Sylvan Nursery Mail order and retail sales. For the past five years the primary soil mix used in the containers has been superhumus, which is a by-product produced by the lumber industry as part of their conservation program.  Use of superhumus improved the water holding capacity of our container stock while maintaining excellent drainage.
     

 

The following Companion plant sections on

  • Trees
  • Shrubs and Vines
  • Grasses and Grasslike Plants
  • Herbaceous Perennials
  • Spring-flowering "Bulbous" Plants
  • Heathers in the Mixed Border
  • Annuals
  • Heathers as Companions or Foils for Other Plants
  • Winning combinations

are from
Gardening with Hardy Heathers by David Small and Ella May T. Wulff (ISBN-13:978-0-88192-782-5).

 

Topic
Case Studies
Companion Planting

...A, B, C, D, E,
...F, G, H, I, J, K,
...L, M, N, O, P, Q,
...R, S, T, U, V, W,
...X, Y, Z
...Pest Control
...using Plants

Garden Construction
Garden Design

...How to Use the Colour Wheel Concepts for Selection of Flowers, Foliage and Flower Shape
...RHS Mixed Borders
......Bedding Plants
......Her Perennials
......Other Plants
Garden Maintenance
Glossary
Home
Library
Offbeat Glossary
 

 

Plants
...Plant Selection of 6 levels with lists by:

1 - Plant Use including Bee Pollinated Plants for Hay Fever Sufferers, Groundcover and
Poisonous Plants

2 - Plants for Soil
Any, Chalk, Clay, Lime-free, Sandy, Peaty
2a Plant Requirements
2b Form - Tree Growth Shape
Columnar

2b Shrub/ Perennial Growth Habit
Mat

2c - Garden Use
Bedding

2d - Plant Type
Bulb


Refining Selection
3a - Flower Colour
Blue Flowers
Photos -
Bedding

Bulb
Climber
Evergr Per
Evergr Shrub
Wild Flower
3b - Flower Shape
Photos -
Bedding

Evergr Per
Herbac Per
3c - Foliage Colour
Large Leaves

Other

Non-Green Foliage 1
Non-Green Foliage 2
Sword-shaped Leaves

4 - Pruning Requirements
Pruning Plants

5 - 1000 Groundcover Plants
Plant Name - A

6 - Then, finally use
COMPANION PLANTING to

aid your plant selected or to
deter Pests



Soil
...Soil Nutrients
Tool Shed
Useful Data

Topic - Plant Photo Galleries
Aquatic
Bamboo
Bedding
Bulb
Climber

 

Colour Wheels with number of colours
All Flowers 53

All Flowers per Month 12

All Bee-Pollinated Flowers per Month 12
...Index

All Foliage 212
All Spring Foliage 212

All Summer Foliage 212
All Autumn Foliage 212
All Winter Foliage 212
Rock Plant Flowers 53

 

Your chosen Garden Style then changes your Plant Selection Process

Garden Style
...Infill Plants
...Infill2 Plants
...Infill3 Plants
...12 Bloom Colours per Month Index
...
12 Foliage Colours per Month Index
...All Plants Index
...All2 Plants Index
...Cultivation, Position,
Use Index

...Shape, Form
Index

 

Conifer
Deciduous Shrub
Deciduous Tree
...Trees -
Deciduous

Evergreen Perennial
 

Evergreen Shrub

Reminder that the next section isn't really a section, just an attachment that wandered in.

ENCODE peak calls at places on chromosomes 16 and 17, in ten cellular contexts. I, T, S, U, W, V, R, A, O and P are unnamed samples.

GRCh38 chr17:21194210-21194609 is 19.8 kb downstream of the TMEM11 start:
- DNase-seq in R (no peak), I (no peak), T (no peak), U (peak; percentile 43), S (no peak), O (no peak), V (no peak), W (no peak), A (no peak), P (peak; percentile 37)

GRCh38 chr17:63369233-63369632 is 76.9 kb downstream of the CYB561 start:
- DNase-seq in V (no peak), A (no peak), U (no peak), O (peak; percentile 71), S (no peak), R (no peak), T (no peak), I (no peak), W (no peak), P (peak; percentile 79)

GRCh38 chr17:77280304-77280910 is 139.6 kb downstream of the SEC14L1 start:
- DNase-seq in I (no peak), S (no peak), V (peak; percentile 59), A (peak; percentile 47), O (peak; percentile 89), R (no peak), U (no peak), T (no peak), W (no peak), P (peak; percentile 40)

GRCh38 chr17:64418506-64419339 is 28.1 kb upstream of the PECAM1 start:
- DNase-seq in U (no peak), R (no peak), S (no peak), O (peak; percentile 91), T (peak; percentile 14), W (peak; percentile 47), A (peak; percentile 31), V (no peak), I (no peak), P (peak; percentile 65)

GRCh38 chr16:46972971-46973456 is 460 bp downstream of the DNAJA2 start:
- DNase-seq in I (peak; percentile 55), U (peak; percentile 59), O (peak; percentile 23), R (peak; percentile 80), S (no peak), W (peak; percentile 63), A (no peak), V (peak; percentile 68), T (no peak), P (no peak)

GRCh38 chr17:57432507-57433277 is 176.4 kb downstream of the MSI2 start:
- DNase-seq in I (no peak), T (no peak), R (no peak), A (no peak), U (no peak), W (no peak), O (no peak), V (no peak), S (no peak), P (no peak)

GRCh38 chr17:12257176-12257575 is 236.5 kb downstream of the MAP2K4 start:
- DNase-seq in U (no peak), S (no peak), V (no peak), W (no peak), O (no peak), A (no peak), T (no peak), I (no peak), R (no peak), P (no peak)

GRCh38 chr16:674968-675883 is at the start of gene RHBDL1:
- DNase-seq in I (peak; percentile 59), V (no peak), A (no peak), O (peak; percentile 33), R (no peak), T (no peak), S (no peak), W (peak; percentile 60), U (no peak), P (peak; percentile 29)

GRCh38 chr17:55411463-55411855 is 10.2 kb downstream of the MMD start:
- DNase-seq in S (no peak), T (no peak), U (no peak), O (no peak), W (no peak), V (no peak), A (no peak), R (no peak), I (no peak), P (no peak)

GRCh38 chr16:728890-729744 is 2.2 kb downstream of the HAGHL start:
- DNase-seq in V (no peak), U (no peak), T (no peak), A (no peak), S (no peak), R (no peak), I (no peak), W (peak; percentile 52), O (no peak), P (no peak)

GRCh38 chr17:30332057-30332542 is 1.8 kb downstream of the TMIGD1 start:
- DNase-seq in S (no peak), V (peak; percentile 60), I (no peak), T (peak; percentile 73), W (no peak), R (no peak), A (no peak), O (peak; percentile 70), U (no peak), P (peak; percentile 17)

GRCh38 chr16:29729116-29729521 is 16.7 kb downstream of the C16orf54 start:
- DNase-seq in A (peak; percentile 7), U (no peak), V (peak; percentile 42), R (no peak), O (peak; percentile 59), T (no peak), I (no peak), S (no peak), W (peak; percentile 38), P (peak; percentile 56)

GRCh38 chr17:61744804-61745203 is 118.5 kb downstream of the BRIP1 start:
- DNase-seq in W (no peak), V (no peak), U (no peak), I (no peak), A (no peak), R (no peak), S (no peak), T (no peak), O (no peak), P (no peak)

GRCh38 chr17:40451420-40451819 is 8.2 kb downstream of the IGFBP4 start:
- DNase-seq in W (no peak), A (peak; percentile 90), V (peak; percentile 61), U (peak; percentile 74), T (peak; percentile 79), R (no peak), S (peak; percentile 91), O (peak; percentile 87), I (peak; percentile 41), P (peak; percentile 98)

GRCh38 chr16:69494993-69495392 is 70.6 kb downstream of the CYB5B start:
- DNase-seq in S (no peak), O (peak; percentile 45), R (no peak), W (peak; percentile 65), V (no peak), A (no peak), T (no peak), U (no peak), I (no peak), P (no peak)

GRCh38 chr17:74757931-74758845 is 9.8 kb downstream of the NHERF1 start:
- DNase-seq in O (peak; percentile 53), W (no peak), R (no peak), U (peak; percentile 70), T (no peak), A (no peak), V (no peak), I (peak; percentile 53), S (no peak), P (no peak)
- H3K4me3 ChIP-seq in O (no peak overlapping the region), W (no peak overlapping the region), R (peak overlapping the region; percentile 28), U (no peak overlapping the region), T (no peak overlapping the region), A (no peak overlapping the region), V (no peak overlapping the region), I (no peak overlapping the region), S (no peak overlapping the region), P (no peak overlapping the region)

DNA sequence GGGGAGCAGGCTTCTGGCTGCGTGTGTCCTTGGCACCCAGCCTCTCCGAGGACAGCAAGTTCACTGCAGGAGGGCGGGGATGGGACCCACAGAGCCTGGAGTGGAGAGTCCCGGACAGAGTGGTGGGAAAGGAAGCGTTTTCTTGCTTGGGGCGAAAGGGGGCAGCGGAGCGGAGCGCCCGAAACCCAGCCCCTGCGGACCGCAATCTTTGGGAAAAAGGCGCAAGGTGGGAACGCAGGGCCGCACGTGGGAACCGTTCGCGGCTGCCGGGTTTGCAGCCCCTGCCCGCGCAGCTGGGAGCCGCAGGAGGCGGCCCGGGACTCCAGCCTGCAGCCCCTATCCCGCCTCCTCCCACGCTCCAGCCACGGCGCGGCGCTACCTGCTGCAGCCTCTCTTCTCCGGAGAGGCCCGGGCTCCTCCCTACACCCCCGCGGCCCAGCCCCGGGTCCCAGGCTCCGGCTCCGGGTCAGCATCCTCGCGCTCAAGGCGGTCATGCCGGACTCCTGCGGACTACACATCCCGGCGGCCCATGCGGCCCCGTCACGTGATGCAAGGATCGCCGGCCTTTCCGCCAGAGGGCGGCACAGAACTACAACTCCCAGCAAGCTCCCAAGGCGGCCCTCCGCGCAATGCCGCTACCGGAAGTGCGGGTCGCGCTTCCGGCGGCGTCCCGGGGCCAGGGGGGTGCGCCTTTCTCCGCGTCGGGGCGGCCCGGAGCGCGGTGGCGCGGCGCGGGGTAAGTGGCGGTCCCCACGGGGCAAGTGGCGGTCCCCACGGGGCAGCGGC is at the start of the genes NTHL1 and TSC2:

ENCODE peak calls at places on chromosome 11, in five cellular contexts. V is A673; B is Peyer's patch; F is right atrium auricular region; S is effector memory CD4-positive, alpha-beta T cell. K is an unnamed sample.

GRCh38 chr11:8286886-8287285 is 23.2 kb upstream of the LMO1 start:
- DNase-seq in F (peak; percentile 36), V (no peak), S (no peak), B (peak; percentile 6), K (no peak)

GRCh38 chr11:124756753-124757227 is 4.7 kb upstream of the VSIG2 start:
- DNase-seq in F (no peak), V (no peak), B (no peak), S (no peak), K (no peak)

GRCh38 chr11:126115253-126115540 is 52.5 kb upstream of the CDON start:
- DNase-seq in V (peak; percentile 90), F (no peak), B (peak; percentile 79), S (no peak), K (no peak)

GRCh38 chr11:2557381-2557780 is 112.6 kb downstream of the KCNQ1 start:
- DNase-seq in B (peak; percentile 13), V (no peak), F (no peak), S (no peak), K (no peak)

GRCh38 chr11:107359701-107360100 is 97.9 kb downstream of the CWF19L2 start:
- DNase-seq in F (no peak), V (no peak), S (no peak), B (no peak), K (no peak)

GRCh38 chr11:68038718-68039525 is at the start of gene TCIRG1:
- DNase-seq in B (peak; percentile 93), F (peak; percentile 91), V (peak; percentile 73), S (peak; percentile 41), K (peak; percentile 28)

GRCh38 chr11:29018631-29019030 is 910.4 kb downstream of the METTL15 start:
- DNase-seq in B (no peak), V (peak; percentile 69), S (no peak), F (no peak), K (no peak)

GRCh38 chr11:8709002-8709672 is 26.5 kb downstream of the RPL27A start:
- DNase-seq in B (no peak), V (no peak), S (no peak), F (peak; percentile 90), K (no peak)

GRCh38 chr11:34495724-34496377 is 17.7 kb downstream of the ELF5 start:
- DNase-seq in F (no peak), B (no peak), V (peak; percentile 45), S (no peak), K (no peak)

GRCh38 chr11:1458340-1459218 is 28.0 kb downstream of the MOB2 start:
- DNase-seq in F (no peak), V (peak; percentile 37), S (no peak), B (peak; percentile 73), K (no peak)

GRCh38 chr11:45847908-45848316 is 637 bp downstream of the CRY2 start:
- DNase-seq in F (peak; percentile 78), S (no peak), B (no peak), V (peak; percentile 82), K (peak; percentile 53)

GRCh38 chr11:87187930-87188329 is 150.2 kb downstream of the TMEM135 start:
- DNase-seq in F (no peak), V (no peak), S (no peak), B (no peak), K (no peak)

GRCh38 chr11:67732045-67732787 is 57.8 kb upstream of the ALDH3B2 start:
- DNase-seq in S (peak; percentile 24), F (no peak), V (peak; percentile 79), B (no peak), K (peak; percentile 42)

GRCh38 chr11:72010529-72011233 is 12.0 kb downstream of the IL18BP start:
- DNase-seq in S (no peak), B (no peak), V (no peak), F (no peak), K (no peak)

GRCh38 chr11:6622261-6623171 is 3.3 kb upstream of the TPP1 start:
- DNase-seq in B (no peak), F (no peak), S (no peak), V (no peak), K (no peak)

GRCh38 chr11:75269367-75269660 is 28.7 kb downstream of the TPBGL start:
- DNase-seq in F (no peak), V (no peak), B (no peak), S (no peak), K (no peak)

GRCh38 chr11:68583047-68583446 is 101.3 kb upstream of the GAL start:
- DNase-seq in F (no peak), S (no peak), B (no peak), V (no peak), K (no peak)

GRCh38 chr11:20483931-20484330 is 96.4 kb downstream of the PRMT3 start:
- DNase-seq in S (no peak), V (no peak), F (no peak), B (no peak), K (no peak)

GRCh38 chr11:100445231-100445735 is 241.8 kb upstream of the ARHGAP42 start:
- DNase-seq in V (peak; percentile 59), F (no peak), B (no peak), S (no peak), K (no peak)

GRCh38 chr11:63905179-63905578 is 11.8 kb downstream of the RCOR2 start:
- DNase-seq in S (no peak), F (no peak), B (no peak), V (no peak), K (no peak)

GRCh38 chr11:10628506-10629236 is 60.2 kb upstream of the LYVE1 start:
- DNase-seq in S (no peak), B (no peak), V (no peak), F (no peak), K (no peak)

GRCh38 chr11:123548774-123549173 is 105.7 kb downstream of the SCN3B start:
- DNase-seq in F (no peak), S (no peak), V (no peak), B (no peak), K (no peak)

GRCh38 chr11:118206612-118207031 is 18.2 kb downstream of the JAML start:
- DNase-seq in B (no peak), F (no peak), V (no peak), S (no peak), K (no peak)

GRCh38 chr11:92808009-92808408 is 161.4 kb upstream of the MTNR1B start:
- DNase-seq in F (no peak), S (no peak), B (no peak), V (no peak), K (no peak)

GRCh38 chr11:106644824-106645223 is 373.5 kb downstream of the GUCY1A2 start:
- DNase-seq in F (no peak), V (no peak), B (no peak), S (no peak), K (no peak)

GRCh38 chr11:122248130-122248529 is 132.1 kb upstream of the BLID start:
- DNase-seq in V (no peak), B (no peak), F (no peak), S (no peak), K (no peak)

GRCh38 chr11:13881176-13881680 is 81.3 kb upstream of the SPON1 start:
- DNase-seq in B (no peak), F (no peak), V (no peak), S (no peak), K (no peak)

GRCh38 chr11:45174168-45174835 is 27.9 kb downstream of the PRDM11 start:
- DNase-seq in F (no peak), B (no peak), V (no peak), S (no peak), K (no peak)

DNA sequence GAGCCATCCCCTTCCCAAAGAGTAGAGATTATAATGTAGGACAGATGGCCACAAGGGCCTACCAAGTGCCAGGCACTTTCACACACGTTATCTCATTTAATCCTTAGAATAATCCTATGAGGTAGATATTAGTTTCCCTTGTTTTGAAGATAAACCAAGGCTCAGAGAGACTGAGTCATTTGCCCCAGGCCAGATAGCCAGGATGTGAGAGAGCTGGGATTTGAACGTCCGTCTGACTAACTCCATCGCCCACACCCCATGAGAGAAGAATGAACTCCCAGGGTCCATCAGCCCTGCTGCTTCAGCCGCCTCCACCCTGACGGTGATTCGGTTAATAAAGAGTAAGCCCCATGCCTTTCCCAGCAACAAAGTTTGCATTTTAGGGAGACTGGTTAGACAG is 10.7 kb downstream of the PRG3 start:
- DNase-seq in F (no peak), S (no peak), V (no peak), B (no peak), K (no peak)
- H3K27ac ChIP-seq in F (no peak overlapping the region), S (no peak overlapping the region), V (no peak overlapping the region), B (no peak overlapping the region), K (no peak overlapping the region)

...Shrubs - Evgr
...Shrub Heathers *
......Gallery,
......Species Index Page with
......Pages describing each Heather of that Species Index Page

......Andromeda
.........Andromeda In
......
Bruckenthalia
......Calluna
.........Index AC
.........AB-AP,
.........AP-BU,
.........BU-CW,
.........
Index D-G
.........DB-FA,
.........FA-GO,
.........GO-GU,
.........
Index H-L
.........HA-IN,
.........IN-LO,
.........LO-LY,
.........
Index M-R
.........MA-PA,
.........PA-RO,
.........RO-RU,
.........
Index S-Z
.........SA-SO,
.........SP-WH,
.........WI-YV

......Daboecia
.........Daboecia In
.........Index
.........cantabrica
.........x scotica

......Erica: Carnea
.........Carnea Index
.........AD-JO
.........JO-RO
.........RU-WI
......Erica: Cinerea
.........Index
.........AM-HE,
.........HO-RO,
.........RO-WI

......Erica: Others
.........Others Index
.........Others 1
.........Others 2
.........Others 3
.........Others 4
.........
Darleyensis In
.........darleyensis 1
.........darleyensis 2
.........
Tetralix Index
.........tetralix
.........
Vagans Index
.........vagans
...Heather Shrub
...Heather Index

 

Evergreen Tree
Fern
Grass
Hedging
Herbaceous Perennial
Herb
Odds and Sods

Rhododendron
Rose
Soft Fruit
Top Fruit
Vegetable

Wild Flower

Topic - Wildlife on Plant Photo Gallery
Butterfly

 

STAGE 4C CULTIVATION, POSITION, USE GALLERY

 

Cultivation Requirements of Plant

Outdoor / Garden Cultivation

1

Indoor / House Cultivation

1

Cool Greenhouse (and Alpine House) Cultivation with artificial heating in the Winter

1

Conservatory Cultivation with heating throughout the year

1

Stovehouse Cultivation with heating throughout the year for Tropical Plants

1

 

Sun Aspect

Full Sun

1

Part Shade

1

Full Shade

1

 

Soil Type

Any Soil

1

Chalky Soil

1

Clay Soil

1

Lime-Free Soil

1

Peaty Soil

1

Sandy Soil

1

Acid Soil

1

Alkaline Soil

1

Badly-drained Soil

1

 

Soil Moisture